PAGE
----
There is no such rule. To make the owner of a dog liable for a dog bite the victim of the bite has to prove that the dog had "vicious propensities." A prior bite is a good way to prove that but there are other ways.
Any good personal injury attorney knows how to prove up a dog bite claim. Your problem may be that the bite is not a bad one so the damages may not be sufficient for a lawyer to want to take the case on your behalf.
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These are hard cases. In order to recover you must prove that the dog had vicious propensities and that the owner knew it. Indications of vicious propensity may include a prior biting or attacking incident, or evidence that the dog is known to growl, snap, or bare his teeth. Being off the leash is no longer a basis for recovery. There really isn't a one bite rule because vicousness can be prove based on the nature of the attack but if the dog just bit you I don't see proving it that way. It has worked in cases, for example, where a pit bull bit and locked on for minute and had to be beaten to get it to release.
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Punitive damages, no. The bite is small and you only have a small mark on your leg. It is not neccesary to show that the dog actually bit anyone before, only that it had "vicious propensities", e.g., that it was likely to bite someone: it snarled, growled, snapped. Barking alone won't do it, but maybe barking in a threatening manner. But you have to have witnesses; other neighbors, superintendent, visitors, somebody. Does the owner have renter's insurance? This may be more effort than it is worth.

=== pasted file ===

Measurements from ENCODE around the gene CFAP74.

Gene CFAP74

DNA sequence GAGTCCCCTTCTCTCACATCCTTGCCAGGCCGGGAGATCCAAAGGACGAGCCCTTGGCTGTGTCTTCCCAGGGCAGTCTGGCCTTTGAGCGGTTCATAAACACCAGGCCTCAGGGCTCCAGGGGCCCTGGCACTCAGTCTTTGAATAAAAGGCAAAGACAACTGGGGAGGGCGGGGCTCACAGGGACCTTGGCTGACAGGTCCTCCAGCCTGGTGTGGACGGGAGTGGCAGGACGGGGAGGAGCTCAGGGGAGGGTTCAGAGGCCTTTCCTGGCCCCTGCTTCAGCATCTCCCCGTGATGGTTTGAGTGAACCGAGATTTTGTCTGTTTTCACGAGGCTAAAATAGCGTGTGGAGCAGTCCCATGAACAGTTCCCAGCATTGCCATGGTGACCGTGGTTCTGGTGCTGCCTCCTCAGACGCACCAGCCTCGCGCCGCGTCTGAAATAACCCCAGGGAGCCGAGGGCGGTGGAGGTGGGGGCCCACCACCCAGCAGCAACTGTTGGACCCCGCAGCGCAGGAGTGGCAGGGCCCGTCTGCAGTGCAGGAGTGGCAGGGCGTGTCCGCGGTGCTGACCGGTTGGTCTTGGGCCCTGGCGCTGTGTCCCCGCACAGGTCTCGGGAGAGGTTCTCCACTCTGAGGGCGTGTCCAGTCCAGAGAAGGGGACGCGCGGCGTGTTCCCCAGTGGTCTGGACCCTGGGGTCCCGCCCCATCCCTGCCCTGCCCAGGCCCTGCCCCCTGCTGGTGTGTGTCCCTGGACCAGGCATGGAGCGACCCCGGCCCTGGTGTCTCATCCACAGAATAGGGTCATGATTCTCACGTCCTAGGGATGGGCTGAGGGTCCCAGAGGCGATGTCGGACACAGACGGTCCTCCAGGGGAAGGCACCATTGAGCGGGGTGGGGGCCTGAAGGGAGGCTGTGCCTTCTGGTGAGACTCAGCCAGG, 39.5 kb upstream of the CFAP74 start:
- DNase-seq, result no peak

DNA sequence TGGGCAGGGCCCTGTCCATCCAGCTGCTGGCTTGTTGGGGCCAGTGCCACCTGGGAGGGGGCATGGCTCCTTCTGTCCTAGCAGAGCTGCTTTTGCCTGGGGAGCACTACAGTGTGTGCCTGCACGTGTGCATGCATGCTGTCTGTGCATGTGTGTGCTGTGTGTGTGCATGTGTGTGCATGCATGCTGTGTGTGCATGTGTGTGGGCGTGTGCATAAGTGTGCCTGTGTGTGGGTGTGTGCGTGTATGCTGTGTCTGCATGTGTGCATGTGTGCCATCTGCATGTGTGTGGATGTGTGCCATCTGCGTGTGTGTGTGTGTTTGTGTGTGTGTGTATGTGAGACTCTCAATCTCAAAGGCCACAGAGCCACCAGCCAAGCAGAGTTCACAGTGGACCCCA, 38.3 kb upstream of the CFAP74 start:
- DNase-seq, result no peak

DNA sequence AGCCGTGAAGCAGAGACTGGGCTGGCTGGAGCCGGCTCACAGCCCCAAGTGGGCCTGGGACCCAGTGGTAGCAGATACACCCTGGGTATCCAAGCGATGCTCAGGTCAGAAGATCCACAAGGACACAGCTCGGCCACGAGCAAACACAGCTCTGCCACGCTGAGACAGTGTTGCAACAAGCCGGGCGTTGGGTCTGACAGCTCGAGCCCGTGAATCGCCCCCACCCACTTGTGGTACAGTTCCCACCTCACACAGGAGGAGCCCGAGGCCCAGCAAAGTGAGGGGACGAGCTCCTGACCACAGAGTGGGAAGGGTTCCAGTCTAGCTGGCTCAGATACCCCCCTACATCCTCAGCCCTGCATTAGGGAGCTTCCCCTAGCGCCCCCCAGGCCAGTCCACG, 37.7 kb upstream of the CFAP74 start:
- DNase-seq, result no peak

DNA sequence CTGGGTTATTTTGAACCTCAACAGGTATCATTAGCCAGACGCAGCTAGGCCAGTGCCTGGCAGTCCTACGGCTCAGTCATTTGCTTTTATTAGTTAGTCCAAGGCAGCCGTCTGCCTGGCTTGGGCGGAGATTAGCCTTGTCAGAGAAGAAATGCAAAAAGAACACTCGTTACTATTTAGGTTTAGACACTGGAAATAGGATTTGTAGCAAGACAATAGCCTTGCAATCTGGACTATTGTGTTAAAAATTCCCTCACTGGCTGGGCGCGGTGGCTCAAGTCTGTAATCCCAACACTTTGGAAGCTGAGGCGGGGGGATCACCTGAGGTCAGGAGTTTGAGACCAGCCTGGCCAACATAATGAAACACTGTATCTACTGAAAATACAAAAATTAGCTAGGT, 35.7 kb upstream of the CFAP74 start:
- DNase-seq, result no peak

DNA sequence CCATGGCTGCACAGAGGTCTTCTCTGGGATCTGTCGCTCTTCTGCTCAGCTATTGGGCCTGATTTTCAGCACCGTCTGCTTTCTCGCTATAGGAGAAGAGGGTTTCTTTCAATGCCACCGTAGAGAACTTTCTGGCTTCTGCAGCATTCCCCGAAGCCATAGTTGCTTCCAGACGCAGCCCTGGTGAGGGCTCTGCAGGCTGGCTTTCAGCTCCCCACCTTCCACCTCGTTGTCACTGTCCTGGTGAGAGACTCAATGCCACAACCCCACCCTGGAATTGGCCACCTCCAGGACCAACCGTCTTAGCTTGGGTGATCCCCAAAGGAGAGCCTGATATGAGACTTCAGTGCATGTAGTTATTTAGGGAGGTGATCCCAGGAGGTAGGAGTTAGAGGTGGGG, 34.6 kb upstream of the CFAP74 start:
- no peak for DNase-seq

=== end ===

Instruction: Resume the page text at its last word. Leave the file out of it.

It is my understanding that cases involving injuries inflicted by domestic animals may only proceed under strict liability based on owner's knowledge of animal's vicious propensities, not on theories of common-law negligence. [See: Morse v. Colombo 31 AD 3d 916 [3rd Dept. 2006] It is further my understanding that to recover in strict liability in tort for a dog bite or attack, a plaintiff must prove that the dog had vicious propensities and that the owner of the dog, or person in control of the premises where the dog was, knew or should have known of such propensities; “vicious propensities” include the propensity to do any act that might endanger the safety of the persons and property of others in a given situation. Claps v. Animal Haven, Inc. et al. 34 AD 3d 715 [2nd Dept. 2006] I strongly suggest you get multiple attorneys opinions before deciding how to proceed.
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although insurance claims workers love to say that their clients dogs are entitled to one free
bite, there is no such rule in new york
consult with an experienced attorney who can guide you through the process